cloutless, and so should we all!
Cling to the line about not vexing others. It is always very, very
cheap and easy to let others live. It usually "costs" us far less
than we are willing to admit on a bad day. As Father Damian of St.
Leo used to say: "If it gives him so much pleasure and me so little
pain, why not?" However, spare yourself a lot of pain and frustration
at the onset by realizing firmly that treating others that way will
in no way guarantee that they will return the compliment, often quite
the reverse. But that isn't the reason one does it. One does it for
Love and prayers,
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Prayers, please, for the spiritual and temporal welfare of the following, for al their loved ones and all who take care of them:
Pat, terminal brain cancer, for her happy death.
Deo gratias, David got his contract, prayers for him in his new job.
Debbie , a mother of two young children, just diagnosed with lymphoma leukemia;
Shannon, that she know God's great love for her and be open to his guidance and will;
for financial stability for two persons who are in debt
Andrew, brain cancer, on his 31st birthday.
Lorene, experiencing pains and illness symptoms and worried about results of what this could be. Please pray that she is fine and no disease/illness. Very frightened.
for those still suffering from Hurricane Sandy. May they come out of this tragedy with optimism and find love, peace, health and happiness again.
Paul C. and his family, for God's will to be done.
Prayers for the eternal rest of John F. Kennedy, on the anniversary of his
Lord, help us all as You know and will. God's will is best. All is mercy
and grace. God is never absent, praise Him! Thanks so much. JL
March 23, July 23, November 22
Chapter 43: On Those Who Come Late to the Work of God or to Table
Anyone who does not come to table before the verse,
so that all together may say the verse and the oration
and all sit down to table at the same time --
through his own carelessness or bad habit
does not come on time
shall be corrected for this up to the second time.
If then he does not amend,
he shall not be allowed to share in the common table,
but shall be separated from the company of all
and made to eat alone,
and his portion of wine shall be taken away from him,
until he has made satisfaction and has amended.
And let him suffer a like penalty who is not present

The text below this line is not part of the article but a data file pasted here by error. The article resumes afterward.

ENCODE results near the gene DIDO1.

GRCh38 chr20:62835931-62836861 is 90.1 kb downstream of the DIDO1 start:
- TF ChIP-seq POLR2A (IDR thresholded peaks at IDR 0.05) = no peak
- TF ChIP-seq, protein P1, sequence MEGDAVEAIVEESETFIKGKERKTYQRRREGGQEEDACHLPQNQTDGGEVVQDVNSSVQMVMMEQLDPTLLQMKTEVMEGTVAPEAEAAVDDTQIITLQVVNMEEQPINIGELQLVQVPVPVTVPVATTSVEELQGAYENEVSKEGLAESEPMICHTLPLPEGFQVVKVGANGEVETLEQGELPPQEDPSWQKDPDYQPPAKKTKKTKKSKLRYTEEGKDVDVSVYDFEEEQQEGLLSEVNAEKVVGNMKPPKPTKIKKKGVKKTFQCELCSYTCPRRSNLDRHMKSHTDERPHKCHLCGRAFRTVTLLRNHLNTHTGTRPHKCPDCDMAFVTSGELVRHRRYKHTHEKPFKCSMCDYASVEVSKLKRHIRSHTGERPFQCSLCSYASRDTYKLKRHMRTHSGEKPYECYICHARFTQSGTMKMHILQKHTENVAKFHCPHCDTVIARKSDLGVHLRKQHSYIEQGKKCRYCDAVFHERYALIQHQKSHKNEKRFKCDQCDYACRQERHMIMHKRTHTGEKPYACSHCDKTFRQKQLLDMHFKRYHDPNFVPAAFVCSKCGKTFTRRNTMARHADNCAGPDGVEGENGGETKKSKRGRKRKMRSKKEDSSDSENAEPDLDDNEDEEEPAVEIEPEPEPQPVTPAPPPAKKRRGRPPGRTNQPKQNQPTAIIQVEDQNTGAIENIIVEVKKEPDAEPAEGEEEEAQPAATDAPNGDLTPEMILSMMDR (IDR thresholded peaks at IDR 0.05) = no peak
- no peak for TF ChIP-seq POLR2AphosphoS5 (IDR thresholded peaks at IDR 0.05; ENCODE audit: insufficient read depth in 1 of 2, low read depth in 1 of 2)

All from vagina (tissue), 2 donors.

at the verse said after the meal.
OK, before we all get hopelessly mired in the belief that St.
Benedict is REALLY mired in punctuality issues, let's try a parable
reality check. What if every bus (or train or plane or subway,)
waited for the latecomer to arrive? For starters, the schedule of
everyone sitting helpless on that mode of transportation would be
disrupted. Everyone would be late, every single one. Some would miss
work, others a wedding, others still a connection with friends to
leave on vacation. If all public transport followed such a program,
our whole world would be a chaotic mess of very unhappy campers in
Benedictine communities do things together. Usually, that means that
a late arrival at a meal keeps everyone sitting there when already
finished, waiting for the tardy one to eat. (Occasionally a superior
will intervene and end the meal more or less on time, but often that
is not the case. Everybody waits.) This lengthening of the meal then
throws the whole schedule off. The Office cannot suffer, it's times
are inexorable, so what usually gets clipped is free time, recreation
or work. Rob people of these on a regular basis and they can get very
Lateness which is unavoidable is just that, unavoidable. That's a
time when the meal ought to be prolonged, when the others ought to
witness that we "bear one another's burdens" and so fulfill the law
of Christ. Brother X is my brother. I am responsible for a large chunk
of his communal life. If I say that doesn't matter and stroll into
dinner whenever I feel like it, something is terribly wrong with me.
I need to have my skewed vision and values corrected. That's what
this is all about: loving one another rightly.
Much of the Holy Rule which deals with communal life (and is VERY
easy to apply to family life or workplace,) has to do with what should
really be common courtesy and decency. Granted, sometimes those values get
wrapped in ancient language and gesture, making it less easy to see
how simple and modern they are, but those exhortations to polite,
considerate, gentle living are things anyone can follow in any milieu, to great
benefit! Many of those courtesies are threatened or altogether lacking today.
Helping keep them alive may start a conversion in another we will never know
Love and prayers,